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Mult Scler. 2001 Feb;7(1):59-65.

Disability and prognosis in multiple sclerosis: demographic and clinical variables important for the ability to walk and awarding of disability pension.

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  • 1Department of Neurology, Haukeland University Hospital, University of Bergen, Norway.

Abstract

OBJECTIVE:

To evaluate disability and prognosis in an untreated population-based incidence cohort of multiple sclerosis (MS) patients.

METHODS:

The Expanded Disability Status Scale (EDSS) score was recorded in 220 MS patients. Disease progression was assessed by life table analysis with different endpoints and multivariate Cox regression analysis was performed for evaluation of prognostic factors.

RESULTS:

The probability of being alive after 15 years was 94.8 +/- 1.8% (s.e.), of managing without a wheelchair (EDSS < 7.0) 75.8 +/- 3.2%, of walking without walking assistance (EDSS<6.0) 60.3 +/- 3.6%, and of not being awarded a disability pension 46.0 +/- 3.7%. The probability of still having a relapsing-remitting (RR) course after 15 years was 62.0 +/- 4.1%. A RR course and long interval between the initial (onset) and second episode (> 3 years) predicted favorable outcome. There was also a trend towards favorable outcome in patients with optic neuritis, sensory symptoms and low age at onset but these factors were associated with the RR course. Motor symptoms and high age at onset indicated unfavorable outcome, but these factors were associated with the primary progressive course.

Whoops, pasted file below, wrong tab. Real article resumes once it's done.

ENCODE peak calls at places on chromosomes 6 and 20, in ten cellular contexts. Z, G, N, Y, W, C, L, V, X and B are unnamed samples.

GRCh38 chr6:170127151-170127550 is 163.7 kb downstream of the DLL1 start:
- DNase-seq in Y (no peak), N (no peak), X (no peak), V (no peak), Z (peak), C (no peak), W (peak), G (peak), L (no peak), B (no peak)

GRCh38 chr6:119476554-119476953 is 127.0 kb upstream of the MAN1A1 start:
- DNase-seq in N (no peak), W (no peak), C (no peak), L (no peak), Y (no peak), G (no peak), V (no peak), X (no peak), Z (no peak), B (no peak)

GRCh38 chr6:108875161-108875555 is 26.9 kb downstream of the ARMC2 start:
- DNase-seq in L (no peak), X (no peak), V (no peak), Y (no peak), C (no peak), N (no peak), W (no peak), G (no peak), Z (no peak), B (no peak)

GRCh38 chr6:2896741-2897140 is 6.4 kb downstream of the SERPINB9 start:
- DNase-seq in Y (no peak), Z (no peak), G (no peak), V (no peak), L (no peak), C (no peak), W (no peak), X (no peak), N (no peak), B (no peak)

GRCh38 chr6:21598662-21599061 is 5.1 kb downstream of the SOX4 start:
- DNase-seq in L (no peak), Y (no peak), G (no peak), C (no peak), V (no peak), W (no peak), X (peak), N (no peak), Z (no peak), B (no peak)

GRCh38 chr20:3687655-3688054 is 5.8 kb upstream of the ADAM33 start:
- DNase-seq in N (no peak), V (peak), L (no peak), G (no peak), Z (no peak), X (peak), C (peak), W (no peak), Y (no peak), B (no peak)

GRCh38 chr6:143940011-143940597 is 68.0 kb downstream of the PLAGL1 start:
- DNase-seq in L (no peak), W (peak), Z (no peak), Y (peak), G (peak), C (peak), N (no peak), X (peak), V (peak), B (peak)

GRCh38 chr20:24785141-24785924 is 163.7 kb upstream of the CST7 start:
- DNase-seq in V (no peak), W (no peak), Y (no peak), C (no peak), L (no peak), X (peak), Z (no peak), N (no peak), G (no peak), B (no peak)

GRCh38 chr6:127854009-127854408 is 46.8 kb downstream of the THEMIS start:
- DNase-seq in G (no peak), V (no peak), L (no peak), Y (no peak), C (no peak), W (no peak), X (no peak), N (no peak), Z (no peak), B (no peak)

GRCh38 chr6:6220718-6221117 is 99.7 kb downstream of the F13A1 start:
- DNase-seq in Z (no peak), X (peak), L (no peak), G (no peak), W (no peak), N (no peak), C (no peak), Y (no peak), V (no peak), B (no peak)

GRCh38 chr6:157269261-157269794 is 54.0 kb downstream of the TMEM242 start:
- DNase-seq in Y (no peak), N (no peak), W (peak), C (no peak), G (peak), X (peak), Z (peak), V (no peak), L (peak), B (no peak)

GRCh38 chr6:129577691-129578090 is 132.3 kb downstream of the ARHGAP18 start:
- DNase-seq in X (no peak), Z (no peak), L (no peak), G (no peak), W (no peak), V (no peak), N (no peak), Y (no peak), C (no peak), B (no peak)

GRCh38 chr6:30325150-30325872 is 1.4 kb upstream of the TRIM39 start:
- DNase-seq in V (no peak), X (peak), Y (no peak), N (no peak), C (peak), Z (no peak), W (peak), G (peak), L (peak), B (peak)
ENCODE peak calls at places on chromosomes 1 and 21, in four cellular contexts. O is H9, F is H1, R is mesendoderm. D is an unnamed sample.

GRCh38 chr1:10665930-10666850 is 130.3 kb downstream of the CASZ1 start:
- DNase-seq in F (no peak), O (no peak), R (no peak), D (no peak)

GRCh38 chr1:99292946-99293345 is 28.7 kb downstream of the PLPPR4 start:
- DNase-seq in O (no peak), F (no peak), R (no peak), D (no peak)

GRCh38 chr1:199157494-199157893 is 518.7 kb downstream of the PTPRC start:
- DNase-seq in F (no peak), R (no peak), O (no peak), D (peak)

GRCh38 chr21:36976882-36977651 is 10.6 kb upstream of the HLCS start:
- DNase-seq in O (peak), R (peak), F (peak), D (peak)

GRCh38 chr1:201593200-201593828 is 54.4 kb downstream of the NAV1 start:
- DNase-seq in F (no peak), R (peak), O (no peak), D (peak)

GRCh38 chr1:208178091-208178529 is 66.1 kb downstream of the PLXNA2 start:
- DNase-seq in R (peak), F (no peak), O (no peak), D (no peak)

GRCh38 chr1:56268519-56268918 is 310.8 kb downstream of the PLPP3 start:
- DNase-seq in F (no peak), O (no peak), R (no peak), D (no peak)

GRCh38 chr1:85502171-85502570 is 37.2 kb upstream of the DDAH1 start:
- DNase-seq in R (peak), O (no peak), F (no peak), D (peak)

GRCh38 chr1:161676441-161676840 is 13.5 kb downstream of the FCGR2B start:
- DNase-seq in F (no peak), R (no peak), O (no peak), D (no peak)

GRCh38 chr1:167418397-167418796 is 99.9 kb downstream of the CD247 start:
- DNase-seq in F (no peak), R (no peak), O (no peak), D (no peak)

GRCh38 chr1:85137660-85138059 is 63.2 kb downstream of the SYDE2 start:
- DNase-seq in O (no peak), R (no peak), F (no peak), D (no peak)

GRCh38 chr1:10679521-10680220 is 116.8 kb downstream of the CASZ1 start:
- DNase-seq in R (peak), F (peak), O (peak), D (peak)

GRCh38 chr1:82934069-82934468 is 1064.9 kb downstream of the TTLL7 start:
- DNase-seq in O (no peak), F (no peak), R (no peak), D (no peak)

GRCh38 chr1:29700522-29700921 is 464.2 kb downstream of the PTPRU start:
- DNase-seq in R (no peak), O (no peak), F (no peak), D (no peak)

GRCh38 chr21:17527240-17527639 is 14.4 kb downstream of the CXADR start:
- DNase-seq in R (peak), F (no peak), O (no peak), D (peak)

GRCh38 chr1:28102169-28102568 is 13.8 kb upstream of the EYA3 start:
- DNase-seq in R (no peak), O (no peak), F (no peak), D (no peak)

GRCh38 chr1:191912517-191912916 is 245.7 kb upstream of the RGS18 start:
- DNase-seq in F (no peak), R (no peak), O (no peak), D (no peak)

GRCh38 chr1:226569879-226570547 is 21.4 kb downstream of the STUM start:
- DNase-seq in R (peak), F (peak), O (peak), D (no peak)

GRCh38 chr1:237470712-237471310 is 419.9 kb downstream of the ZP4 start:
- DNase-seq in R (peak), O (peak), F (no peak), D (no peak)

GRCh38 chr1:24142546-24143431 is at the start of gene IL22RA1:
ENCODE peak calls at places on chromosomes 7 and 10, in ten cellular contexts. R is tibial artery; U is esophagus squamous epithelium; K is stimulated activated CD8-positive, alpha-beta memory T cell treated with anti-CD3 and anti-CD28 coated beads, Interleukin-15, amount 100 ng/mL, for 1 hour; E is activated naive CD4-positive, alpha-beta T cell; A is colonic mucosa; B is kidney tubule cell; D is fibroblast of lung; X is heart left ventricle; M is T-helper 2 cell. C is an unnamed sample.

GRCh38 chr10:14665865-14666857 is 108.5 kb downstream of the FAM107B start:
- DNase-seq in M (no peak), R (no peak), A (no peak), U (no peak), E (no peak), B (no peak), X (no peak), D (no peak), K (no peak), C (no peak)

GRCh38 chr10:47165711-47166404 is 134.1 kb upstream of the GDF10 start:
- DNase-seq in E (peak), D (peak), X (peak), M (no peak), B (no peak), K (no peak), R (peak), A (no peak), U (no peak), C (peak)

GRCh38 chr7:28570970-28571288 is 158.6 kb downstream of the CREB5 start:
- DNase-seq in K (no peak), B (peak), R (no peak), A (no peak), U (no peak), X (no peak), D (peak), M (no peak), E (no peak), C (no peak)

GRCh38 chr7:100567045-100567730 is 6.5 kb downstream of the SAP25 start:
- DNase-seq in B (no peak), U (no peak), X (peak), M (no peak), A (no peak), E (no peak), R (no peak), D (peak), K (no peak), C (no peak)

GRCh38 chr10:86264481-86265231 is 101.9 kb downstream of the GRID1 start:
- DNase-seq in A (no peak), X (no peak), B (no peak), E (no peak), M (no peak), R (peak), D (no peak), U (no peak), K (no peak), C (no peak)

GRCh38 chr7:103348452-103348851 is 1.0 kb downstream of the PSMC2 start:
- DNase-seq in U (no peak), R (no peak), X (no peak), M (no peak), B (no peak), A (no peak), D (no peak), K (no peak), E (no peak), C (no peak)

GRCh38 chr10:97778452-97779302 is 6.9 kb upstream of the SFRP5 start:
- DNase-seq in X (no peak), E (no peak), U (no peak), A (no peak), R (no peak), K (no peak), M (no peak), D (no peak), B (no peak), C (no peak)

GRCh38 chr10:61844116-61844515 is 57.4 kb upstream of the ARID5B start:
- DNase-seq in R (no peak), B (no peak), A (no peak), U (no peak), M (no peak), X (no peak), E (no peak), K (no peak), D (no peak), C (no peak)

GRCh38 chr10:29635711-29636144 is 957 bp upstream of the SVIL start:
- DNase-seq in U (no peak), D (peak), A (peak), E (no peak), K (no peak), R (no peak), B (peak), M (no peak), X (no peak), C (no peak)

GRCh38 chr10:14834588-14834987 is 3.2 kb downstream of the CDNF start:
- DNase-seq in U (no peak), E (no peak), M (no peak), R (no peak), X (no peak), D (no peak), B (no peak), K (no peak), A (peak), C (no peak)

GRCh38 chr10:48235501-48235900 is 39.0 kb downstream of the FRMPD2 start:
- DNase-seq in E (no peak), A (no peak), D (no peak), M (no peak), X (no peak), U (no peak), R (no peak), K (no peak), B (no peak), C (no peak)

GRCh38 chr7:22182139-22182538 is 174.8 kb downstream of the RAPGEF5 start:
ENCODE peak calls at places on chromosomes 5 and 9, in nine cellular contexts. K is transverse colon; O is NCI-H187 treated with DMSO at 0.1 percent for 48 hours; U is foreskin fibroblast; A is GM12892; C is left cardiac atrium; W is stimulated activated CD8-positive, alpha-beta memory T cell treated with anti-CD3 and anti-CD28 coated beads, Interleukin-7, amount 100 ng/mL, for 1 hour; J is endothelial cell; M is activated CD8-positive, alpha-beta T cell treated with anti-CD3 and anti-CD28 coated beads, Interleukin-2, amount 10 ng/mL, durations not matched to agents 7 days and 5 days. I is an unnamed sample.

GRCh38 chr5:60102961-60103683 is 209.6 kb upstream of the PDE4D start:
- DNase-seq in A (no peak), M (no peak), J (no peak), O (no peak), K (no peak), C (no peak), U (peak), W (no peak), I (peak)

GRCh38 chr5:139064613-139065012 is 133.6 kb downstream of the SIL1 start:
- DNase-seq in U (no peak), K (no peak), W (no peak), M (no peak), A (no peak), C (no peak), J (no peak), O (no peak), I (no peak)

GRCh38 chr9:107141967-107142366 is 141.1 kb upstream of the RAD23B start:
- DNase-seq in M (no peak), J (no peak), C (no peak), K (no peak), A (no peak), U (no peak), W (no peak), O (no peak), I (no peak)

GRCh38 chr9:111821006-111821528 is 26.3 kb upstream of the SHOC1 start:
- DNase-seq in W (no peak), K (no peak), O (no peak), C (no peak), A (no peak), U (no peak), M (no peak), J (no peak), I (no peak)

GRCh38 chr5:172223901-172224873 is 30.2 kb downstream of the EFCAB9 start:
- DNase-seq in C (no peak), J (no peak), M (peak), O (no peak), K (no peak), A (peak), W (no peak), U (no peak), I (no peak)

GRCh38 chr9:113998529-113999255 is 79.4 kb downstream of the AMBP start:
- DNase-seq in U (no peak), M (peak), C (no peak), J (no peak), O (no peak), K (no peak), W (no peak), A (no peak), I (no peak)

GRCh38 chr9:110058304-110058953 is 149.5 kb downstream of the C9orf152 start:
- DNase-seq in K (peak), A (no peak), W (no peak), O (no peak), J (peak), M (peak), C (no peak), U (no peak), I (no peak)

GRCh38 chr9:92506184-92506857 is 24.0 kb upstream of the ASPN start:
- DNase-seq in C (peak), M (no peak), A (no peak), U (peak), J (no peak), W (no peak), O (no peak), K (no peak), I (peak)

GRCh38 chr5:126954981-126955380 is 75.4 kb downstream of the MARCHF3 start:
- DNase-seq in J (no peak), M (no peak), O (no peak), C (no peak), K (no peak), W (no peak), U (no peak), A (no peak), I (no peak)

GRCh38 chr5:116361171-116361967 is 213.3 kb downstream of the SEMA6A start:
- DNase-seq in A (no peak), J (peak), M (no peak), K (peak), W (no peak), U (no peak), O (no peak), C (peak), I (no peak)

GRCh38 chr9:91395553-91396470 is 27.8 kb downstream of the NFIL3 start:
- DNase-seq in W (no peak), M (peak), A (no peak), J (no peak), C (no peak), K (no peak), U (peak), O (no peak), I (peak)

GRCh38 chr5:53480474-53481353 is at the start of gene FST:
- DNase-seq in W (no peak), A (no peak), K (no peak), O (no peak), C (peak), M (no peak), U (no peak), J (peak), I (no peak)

CONCLUSIONS:

A RR course and long inter-episode intervals in the early phase of the disease were associated with a better outcome. Other onset characteristics indicating a favorable outcome were associated with the RR course while characteristics indicating an unfavorable outcome were associated with the PP course.

PMID:
11321195
[PubMed - indexed for MEDLINE]
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